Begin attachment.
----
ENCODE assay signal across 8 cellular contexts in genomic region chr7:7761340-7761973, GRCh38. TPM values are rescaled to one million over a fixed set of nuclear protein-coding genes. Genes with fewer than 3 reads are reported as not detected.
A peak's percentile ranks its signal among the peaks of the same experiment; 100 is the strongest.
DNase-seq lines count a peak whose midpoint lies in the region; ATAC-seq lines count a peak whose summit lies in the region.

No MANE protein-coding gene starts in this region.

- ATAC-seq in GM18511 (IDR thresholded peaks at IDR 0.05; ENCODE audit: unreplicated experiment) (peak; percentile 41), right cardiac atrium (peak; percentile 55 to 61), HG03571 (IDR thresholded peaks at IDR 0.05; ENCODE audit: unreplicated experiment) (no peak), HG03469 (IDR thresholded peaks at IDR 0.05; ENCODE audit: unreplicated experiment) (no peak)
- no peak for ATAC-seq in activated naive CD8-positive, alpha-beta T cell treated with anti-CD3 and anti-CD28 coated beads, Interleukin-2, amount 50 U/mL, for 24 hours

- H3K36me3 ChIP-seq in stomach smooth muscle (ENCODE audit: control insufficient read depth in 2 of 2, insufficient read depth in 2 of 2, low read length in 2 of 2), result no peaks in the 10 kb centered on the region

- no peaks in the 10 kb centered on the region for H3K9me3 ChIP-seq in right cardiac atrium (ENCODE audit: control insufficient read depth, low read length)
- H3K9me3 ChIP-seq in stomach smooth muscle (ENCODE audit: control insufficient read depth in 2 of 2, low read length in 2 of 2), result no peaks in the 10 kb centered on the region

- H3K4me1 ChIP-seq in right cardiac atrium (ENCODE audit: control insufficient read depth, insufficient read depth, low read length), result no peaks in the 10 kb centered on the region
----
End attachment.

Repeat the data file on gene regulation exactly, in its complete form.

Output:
ENCODE assay signal across 8 cellular contexts in genomic region chr7:7761340-7761973, GRCh38. TPM values are rescaled to one million over a fixed set of nuclear protein-coding genes. Genes with fewer than 3 reads are reported as not detected.
A peak's percentile ranks its signal among the peaks of the same experiment; 100 is the strongest.
DNase-seq lines count a peak whose midpoint lies in the region; ATAC-seq lines count a peak whose summit lies in the region.

No MANE protein-coding gene starts in this region.

- ATAC-seq in GM18511 (IDR thresholded peaks at IDR 0.05; ENCODE audit: unreplicated experiment) (peak; percentile 41), right cardiac atrium (peak; percentile 55 to 61), HG03571 (IDR thresholded peaks at IDR 0.05; ENCODE audit: unreplicated experiment) (no peak), HG03469 (IDR thresholded peaks at IDR 0.05; ENCODE audit: unreplicated experiment) (no peak)
- no peak for ATAC-seq in activated naive CD8-positive, alpha-beta T cell treated with anti-CD3 and anti-CD28 coated beads, Interleukin-2, amount 50 U/mL, for 24 hours

- H3K36me3 ChIP-seq in stomach smooth muscle (ENCODE audit: control insufficient read depth in 2 of 2, insufficient read depth in 2 of 2, low read length in 2 of 2), result no peaks in the 10 kb centered on the region

- no peaks in the 10 kb centered on the region for H3K9me3 ChIP-seq in right cardiac atrium (ENCODE audit: control insufficient read depth, low read length)
- H3K9me3 ChIP-seq in stomach smooth muscle (ENCODE audit: control insufficient read depth in 2 of 2, low read length in 2 of 2), result no peaks in the 10 kb centered on the region

- H3K4me1 ChIP-seq in right cardiac atrium (ENCODE audit: control insufficient read depth, insufficient read depth, low read length), result no peaks in the 10 kb centered on the region